In a brief essay that appeared ca. 1925, poet Katharine Lee Bates described her inspiration for writing “America the Beautiful,” the poem that would evolve into one of the nation’s best-loved patriotic songs, during a trip to Pike’s Peak in 1893.
Bates was a professor at Wellesley and had traveled west to teach a summer course in Colorado Springs. Bates and the other professors decided to “celebrate the close of the session by a merry expedition to the top of Pike’s Peak.” They made the ascent by prairie wagon. At the top, Bates later wrote, she was inspired by “the sea-like expanse of fertile country . . . under those ample skies,” and “the opening lines of the hymn floated into my mind.” Those opening lines— “O beautiful for spacious skies, / For amber waves of grain, / For purple mountain majesties / Above the fruited plain!”—would eventually become the lyrics of one of the best-known songs in American history.
Bates finished writing “America the Beautiful” before leaving Colorado Springs but didn’t think of publishing it until two years later. The poem was first printed in a weekly newspaper, The Congregationalist, on July 4, 1895. Bates’s patriotic words were soon set to music, most popularly to composer S. A. Ward’s “Materna,” the tune to which we sing it today. Celebrating “country loved” and the “patriot dream,” the song resonated with Americans from all walks of life and became enormously popular. Within twenty years, Bates (after revising some of the lyrics in 1904) had “given hundreds, perhaps thousands, of free permissions” for “America the Beautiful” to appear “in church hymnals and Sunday School song books of nearly all the denominations; . . . in a large number of regularly published song books, poetry readers, civic readers, patriotic readers . . . in manuals of hymns and prayers, and anthologies of patriotic prose and poetry . . . and in countless periodicals.”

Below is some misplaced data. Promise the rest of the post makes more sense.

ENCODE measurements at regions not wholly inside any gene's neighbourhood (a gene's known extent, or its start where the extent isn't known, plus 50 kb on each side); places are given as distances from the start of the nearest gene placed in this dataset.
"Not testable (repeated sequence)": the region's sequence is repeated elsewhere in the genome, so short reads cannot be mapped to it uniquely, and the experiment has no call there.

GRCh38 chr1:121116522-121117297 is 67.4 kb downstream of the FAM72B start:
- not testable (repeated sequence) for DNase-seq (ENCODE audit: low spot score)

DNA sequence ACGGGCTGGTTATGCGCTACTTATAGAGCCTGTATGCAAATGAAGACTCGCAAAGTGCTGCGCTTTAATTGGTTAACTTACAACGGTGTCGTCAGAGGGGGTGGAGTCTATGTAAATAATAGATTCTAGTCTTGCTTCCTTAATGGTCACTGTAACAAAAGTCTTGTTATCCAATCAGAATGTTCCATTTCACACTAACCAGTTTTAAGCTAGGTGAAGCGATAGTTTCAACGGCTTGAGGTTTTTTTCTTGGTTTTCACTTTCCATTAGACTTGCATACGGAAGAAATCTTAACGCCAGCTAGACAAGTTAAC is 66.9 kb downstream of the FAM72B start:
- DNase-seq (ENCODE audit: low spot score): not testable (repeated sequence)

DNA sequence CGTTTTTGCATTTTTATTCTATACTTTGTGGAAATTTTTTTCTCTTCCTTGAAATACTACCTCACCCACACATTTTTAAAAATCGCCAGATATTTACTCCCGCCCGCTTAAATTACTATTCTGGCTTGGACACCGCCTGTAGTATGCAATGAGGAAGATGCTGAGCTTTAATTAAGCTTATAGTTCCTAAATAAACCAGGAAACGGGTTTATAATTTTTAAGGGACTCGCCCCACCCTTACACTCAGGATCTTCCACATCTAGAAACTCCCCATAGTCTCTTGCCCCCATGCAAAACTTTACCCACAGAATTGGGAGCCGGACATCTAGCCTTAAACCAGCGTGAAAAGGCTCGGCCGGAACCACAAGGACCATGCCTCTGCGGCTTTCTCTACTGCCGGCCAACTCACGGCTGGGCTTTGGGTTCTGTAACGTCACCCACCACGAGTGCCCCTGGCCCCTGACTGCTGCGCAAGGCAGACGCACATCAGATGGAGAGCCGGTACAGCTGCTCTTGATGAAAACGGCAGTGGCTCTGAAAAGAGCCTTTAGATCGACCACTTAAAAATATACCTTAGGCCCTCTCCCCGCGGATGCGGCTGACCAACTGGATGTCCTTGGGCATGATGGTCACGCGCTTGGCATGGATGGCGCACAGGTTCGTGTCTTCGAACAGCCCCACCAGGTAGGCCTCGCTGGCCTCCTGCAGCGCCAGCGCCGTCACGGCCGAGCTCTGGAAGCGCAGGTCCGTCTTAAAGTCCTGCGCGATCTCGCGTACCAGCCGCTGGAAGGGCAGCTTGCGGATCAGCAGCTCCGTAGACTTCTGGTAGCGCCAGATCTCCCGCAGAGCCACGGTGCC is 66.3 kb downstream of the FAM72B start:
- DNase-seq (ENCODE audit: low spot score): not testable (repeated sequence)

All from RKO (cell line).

While Bates was initially surprised by the poem’s success, she later reflected that its enduring “hold as it has upon our people, is clearly due to the fact that Americans are at heart idealists, with a fundamental faith in human brotherhood.”
This is the version of the poem that Katharine Bates copyrighted and authorized people to use:
AMERICA THE BEAUTIFUL
O beautiful for spacious skies, For amber waves of grain, For purple mountain majesties Above the fruited plain! America! America! God shed His grace on thee And crown thy good with brotherhood From sea to shining sea!
O beautiful for pilgrim feet, Whose stern, impassioned stress A thorough fare for freedom beat Across the wilderness! America! America! God mend thine every flaw, Confirm thy soul in self-control, Thy liberty in law!
O beautiful for heroes proved In liberating strife, Who more than self their country loved, And mercy more than life! America! America! May God thy gold refine Till all success be nobleness, And every gain divine!
O beautiful for patriot dream That sees beyond the years Thine alabaster cities gleam Undimmed by human tears! America! America! God shed His grace on thee, And crown thy good with brotherhood From sea to shining sea!
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